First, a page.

The challenge here is that mindshare is at even more of a premium. Every interaction and piece of communication needs to earn the distributors’ not only attention, but respect. Studies show that sales teams can spend more than 50 percent of their time on activities like searching for content, creating presentations and custom catalogs based on a client’s specific product needs. Just solving this problem alone can help specialty manufacturers increase loyalty among their distributors.

Your products stay top of mind when you push current information and engaging training to customers via their mobile devices, anywhere in the world. Instead of searching out product specs, the information is served up on the field device at the moment it is needed. When you provide this kind of customized guided selling tools, field sales people are free to focus on their customers. And they have you to thank for it.

Scenario 3 – Buying Direct 

In this scenario customers buy direct from the manufacturer through a website or direct sales. For some B2B manufacturers, as much as 15 percent of their sales may be direct today. Many are forecasting more direct business in 2017 and beyond, or at least have an eye on it as a potential new revenue stream.

Large customers make a strong case for going straight to the manufacturer to get better prices and access to customized products. But most specialty manufacturers are not set up to sell directly to customers. They lack systems that provide an easy way for direct customers to request quotes, or manage customized pricing. Additionally, manufacturer’s commerce tools aren’t usually built with an intuitive user interface in mind.

The direct customer experience should be best-in-class. That means a site that is available 24/7 where not only customers but technical experts can find crucial information like data sheets, installation instructions, CAD diagrams and the like.  It also means they should be able to complete the experience, like buying through their custom catalog, without leaving a procurement site.

Scenario 4 – The Product Problem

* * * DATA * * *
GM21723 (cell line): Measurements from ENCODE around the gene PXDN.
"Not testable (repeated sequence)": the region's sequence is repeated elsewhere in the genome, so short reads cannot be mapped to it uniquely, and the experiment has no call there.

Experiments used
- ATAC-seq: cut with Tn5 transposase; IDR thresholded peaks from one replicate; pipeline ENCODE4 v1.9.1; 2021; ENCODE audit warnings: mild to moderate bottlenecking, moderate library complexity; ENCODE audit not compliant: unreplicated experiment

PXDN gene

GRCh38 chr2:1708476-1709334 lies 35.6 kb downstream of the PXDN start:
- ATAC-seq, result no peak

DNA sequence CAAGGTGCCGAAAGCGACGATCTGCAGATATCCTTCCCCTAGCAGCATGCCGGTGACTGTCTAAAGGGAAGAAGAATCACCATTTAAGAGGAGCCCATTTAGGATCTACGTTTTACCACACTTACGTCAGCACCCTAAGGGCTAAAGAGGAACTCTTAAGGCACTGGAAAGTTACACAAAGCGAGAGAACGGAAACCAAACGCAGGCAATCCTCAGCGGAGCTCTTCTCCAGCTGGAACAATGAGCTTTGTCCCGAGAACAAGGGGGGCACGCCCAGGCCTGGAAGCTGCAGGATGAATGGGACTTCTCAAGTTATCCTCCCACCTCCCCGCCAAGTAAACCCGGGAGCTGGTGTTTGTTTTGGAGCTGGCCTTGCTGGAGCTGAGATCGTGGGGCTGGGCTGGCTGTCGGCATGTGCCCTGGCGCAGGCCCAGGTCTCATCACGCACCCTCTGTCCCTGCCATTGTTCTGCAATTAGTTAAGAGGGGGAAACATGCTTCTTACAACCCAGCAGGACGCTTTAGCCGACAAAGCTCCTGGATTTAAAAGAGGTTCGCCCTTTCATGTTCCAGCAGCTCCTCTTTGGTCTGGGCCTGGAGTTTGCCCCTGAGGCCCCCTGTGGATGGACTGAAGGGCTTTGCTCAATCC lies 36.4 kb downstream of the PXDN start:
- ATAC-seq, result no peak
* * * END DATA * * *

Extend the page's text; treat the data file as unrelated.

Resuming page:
In this scenario, we’re really not addressing a buying problem; it’s actually a selling problem in which a specialty manufacturer produces literally hundreds, or thousands of products. This leads to huge catalogs that are difficult to manage, and even harder to navigate. The customer, whether they’re direct or a channel partner, is confused. The buying journey is filled with unnecessary, wasteful and frustrating hassles.  The challenge here is obvious: these massive catalogs make it nearly impossible for sales teams and channel partners to fully understand the products, let alone sell them. It’s simply too much.

A strong ecommerce platform with built-for-B2B functionality can actually manage a complex catalog of specialized products. A tool that is highly configurable can give each customer a direct path to their product mix, and only their product mix. This makes it easy for customers to find what they need and get their job done quickly and efficiently. Unified commerce makes it possible for manufacturers to meet customers whoever they are, wherever they are, in person, online or even on paper.    

B2B sales will never be the same. This is clearly a time of change and reinvention within all of the channels. Consider taking a fresh look at your commerce solution to see if you are making the most of every opportunity, and creating customer experiences that translate to mindshare and a competitive edge for years to come.

Karie Daudt is Sr. Director of Customer Experience for Insite Software.

More in Supply Chain